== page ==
AIDS Foundation Chicago (AFC) is heartened by the dramatic decrease in the number of Chicagoans newly diagnosed with HIV in 2019, as the city’s public health department announced on Dec. 1, World AIDS Day. 652 Chicagoans were diagnosed with HIV in 2019, down from 760 in 2018, a 14% decrease. This year’s numbers build on a 29% decrease in new HIV cases since 2015.
The new data released today suggest that the city and state’s overall strategies to reduce new HIV cases are working. However, while declines occurred among all genders, age groups and races, according to the Chicago Department of Public Health (CDPH), deep and persistent racial health disparities remain. Although just over 30% of Chicago’s population, Black Chicagoans represent 56% of people newly diagnosed with HIV and 57% of people diagnosed with AIDS. Young Black gay and bisexual men, transgender women of color, Black women living in high-incidence areas and Latinx gay and bisexual men are also disproportionately impacted by HIV. New funding that the City of Chicago received from the federal government’s initiative to end the HIV epidemic is an opportunity to intensify programs that reach Black and Latinx communities.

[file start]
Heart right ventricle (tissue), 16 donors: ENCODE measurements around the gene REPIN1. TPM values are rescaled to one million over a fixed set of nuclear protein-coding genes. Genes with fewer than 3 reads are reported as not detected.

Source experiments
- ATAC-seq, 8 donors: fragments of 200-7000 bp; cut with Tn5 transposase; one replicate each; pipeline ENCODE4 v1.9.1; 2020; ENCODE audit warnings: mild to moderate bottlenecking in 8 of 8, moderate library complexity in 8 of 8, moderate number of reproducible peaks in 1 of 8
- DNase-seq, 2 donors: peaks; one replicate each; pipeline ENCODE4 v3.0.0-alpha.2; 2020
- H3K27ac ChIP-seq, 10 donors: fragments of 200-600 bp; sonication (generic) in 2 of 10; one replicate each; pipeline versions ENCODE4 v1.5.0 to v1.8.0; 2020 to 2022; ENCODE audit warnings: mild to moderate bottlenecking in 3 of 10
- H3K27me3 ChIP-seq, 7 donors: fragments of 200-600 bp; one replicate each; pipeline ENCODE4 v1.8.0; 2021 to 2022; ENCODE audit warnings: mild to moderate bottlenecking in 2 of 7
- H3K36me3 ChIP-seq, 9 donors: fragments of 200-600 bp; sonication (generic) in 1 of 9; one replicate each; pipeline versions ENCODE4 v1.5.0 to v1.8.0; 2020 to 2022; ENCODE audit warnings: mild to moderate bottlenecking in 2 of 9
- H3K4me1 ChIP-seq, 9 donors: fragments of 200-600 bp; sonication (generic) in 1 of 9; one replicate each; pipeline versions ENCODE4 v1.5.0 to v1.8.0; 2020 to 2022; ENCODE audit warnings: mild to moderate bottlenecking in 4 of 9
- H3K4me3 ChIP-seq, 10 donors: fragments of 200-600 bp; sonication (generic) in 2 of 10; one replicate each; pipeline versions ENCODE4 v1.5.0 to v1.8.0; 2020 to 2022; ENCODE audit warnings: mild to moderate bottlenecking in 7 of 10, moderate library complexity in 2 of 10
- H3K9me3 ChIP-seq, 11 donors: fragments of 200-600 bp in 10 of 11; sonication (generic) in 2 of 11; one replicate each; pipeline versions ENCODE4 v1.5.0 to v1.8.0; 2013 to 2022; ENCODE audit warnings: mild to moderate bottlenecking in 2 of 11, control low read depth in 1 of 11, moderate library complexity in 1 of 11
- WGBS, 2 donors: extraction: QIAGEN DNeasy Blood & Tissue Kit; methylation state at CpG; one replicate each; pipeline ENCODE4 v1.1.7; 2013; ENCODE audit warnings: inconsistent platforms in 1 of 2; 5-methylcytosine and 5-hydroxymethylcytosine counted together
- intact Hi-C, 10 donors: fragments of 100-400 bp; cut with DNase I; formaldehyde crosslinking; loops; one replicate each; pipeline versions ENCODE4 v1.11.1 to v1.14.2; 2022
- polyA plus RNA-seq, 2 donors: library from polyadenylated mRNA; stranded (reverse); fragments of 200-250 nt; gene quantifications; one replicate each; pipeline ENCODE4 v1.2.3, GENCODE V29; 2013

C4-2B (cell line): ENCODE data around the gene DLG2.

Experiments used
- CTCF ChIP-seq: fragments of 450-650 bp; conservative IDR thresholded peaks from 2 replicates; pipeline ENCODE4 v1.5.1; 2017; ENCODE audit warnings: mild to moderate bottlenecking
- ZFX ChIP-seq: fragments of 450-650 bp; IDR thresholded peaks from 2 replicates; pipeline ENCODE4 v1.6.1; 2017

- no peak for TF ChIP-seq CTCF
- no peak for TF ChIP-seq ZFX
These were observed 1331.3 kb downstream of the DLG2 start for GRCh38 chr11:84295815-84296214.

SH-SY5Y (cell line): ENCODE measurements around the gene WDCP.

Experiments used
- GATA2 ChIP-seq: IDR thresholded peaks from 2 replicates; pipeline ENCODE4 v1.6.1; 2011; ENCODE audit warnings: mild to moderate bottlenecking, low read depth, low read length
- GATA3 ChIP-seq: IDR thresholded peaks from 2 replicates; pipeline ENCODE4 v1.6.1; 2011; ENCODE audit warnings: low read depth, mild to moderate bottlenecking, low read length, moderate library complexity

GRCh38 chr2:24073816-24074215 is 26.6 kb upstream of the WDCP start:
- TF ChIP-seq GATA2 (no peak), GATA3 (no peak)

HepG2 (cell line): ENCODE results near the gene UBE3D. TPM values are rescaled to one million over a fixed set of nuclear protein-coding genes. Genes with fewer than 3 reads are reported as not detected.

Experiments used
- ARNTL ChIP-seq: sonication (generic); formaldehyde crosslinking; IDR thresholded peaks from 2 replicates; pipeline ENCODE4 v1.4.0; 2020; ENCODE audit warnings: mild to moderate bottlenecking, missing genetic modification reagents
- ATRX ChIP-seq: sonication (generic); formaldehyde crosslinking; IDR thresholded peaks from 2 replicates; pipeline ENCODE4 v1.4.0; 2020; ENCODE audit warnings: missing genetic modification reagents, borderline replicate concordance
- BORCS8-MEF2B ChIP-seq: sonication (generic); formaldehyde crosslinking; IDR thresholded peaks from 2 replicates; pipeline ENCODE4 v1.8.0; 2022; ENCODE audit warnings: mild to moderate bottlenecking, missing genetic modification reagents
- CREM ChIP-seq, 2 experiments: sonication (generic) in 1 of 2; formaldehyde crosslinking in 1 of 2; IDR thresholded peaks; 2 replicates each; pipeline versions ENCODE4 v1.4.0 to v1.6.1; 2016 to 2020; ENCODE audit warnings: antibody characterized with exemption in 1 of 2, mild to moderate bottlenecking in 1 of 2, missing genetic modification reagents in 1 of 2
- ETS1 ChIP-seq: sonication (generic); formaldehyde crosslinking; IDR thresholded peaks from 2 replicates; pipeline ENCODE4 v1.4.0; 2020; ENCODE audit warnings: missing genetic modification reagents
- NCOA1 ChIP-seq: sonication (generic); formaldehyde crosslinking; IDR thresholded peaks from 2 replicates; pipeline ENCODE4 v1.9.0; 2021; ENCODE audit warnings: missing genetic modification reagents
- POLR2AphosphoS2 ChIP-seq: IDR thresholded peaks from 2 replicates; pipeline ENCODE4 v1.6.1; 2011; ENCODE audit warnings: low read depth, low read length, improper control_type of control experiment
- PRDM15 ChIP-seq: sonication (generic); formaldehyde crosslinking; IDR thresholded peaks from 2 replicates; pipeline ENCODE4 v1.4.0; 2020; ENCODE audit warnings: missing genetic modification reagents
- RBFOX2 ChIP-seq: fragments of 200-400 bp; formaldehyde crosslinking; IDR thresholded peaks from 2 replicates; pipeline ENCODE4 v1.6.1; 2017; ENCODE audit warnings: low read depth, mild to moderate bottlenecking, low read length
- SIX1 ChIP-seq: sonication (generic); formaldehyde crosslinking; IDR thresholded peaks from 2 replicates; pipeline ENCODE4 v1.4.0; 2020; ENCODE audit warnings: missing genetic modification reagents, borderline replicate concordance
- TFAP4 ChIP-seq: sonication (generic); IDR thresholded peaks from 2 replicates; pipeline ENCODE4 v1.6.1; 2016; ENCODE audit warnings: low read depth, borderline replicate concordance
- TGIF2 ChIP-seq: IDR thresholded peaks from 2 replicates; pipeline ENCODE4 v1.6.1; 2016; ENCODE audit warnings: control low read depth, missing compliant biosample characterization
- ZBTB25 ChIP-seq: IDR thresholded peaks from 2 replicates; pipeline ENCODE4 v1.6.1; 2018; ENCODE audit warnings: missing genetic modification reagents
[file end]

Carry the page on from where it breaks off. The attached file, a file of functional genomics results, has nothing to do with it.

In 2019, AFC, the city and state health departments, organizations across Illinois, people living with HIV and advocates across the state launched Getting to Zero Illinois. This community-built plan, which is supported by Illinois Gov. JB Pritzker and Chicago Mayor Lori Lightfoot, aims to end the HIV epidemic by 2030 by connecting all Illinoisans living with HIV to comprehensive health care and ending new HIV cases. With continued progress toward fewer HIV diagnoses in Chicago and across Illinois, we can look ahead to achieving greater health equity and justice for people living with and impacted by HIV and AIDS.
In 2020, CDPH launched the HIV Resource HUB through partners AFC and Center on Halsted to provide a one-stop gateway to care for people living with HIV and people taking PrEP. Call the HIV Resource Hub at 1-844-HUB-4040.